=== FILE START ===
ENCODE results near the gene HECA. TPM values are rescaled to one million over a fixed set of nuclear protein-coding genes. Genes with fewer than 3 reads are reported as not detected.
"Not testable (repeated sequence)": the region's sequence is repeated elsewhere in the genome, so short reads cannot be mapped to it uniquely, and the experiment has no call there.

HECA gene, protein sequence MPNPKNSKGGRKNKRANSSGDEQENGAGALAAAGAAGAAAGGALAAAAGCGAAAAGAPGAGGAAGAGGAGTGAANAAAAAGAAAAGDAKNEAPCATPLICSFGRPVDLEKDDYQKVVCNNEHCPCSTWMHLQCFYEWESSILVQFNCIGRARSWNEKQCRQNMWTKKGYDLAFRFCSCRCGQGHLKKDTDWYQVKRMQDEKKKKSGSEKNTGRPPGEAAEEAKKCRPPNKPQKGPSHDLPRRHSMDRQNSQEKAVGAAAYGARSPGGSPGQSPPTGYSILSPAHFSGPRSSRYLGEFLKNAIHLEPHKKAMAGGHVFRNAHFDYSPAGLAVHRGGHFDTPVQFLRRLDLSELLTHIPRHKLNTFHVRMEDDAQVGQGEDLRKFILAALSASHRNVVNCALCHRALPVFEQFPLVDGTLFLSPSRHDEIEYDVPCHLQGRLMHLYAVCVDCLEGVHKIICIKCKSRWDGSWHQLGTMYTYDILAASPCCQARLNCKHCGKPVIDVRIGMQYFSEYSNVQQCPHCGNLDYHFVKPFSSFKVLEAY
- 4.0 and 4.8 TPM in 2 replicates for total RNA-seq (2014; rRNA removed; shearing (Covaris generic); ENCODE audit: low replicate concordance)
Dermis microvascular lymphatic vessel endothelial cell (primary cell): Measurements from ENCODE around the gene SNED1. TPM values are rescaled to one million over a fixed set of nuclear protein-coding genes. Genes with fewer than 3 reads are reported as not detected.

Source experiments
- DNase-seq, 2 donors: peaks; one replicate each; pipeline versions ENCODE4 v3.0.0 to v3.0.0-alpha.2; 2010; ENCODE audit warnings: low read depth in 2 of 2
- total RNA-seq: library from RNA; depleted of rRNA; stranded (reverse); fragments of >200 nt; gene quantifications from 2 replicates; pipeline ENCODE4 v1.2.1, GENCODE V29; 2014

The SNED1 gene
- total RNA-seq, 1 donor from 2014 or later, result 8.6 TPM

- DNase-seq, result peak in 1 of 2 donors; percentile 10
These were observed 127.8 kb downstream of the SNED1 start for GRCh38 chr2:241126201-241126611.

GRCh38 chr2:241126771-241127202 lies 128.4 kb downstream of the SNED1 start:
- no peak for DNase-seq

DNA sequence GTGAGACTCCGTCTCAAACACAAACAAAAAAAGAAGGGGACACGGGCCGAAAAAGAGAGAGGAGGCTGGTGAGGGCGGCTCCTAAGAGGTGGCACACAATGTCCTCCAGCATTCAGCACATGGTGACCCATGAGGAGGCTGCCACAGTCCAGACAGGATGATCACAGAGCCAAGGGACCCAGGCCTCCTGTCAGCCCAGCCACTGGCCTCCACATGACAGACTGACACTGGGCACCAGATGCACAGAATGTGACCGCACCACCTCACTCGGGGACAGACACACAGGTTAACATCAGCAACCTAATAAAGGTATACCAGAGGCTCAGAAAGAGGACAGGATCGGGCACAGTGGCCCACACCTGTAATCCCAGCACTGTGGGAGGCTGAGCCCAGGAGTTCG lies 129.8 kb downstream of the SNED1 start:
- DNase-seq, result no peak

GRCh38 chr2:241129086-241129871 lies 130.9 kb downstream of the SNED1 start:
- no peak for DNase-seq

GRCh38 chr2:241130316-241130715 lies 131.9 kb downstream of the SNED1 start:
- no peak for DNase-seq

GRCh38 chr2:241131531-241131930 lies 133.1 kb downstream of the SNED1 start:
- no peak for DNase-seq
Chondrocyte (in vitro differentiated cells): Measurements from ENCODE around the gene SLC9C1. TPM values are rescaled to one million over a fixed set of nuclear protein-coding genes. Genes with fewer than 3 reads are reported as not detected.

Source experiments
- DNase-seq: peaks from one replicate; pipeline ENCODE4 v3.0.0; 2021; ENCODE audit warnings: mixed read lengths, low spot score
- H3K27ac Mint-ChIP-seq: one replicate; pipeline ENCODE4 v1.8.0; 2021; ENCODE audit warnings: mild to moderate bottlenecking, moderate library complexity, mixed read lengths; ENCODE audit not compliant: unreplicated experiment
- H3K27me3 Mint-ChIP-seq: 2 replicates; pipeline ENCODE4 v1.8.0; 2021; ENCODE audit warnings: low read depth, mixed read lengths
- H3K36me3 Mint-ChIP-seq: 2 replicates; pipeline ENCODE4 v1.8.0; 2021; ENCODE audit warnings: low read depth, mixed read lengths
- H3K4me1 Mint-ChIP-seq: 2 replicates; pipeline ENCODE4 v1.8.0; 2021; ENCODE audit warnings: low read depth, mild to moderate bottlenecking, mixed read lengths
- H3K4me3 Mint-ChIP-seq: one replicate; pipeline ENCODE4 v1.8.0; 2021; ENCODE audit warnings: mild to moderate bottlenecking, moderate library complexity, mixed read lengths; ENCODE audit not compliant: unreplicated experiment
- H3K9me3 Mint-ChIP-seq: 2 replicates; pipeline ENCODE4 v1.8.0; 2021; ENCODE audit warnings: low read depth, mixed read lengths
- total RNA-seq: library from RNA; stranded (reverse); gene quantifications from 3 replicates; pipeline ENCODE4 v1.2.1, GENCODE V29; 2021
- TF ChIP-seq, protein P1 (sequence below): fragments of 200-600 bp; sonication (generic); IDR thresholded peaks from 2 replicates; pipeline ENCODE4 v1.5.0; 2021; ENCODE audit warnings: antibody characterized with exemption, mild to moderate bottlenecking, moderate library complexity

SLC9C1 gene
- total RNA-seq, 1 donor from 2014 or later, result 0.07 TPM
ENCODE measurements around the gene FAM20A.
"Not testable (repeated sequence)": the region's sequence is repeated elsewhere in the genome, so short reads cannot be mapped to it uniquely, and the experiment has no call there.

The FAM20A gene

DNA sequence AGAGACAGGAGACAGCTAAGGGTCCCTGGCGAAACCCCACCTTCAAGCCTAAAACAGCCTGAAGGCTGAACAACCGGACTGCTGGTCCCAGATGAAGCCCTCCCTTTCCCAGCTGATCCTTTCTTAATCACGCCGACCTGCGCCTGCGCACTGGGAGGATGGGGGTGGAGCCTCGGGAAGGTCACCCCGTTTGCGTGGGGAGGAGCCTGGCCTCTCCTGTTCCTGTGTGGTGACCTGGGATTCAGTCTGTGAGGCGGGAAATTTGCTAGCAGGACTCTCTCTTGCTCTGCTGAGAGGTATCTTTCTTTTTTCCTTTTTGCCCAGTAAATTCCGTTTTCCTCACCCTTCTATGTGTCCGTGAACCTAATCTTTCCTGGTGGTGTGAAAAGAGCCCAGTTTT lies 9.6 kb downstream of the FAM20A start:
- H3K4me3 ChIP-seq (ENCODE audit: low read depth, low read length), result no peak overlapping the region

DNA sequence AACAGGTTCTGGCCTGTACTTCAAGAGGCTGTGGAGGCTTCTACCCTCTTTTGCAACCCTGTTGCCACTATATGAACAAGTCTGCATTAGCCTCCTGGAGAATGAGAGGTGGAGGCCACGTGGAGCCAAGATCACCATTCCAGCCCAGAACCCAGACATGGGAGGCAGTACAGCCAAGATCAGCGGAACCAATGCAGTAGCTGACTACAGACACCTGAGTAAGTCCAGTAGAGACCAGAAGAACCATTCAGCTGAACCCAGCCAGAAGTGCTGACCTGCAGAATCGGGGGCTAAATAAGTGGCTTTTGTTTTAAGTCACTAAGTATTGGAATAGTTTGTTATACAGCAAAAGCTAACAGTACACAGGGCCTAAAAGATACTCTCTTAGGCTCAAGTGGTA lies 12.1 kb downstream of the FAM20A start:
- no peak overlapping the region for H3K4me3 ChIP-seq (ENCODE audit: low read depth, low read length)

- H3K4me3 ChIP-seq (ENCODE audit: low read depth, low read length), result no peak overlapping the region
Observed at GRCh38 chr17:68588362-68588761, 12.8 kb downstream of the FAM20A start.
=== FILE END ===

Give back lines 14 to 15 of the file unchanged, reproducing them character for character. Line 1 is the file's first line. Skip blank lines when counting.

- no peak for DNase-seq

DNA sequence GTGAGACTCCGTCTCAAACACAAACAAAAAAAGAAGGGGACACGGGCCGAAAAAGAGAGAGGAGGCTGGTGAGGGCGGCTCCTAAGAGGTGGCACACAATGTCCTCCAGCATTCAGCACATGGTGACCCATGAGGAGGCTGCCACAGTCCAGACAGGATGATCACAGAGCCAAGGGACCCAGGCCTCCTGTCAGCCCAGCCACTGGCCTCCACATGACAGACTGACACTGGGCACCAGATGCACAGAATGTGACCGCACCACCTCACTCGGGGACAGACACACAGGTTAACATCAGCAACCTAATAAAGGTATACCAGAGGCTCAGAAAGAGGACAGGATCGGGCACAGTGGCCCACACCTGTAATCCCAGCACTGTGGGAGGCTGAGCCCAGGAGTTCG lies 129.8 kb downstream of the SNED1 start: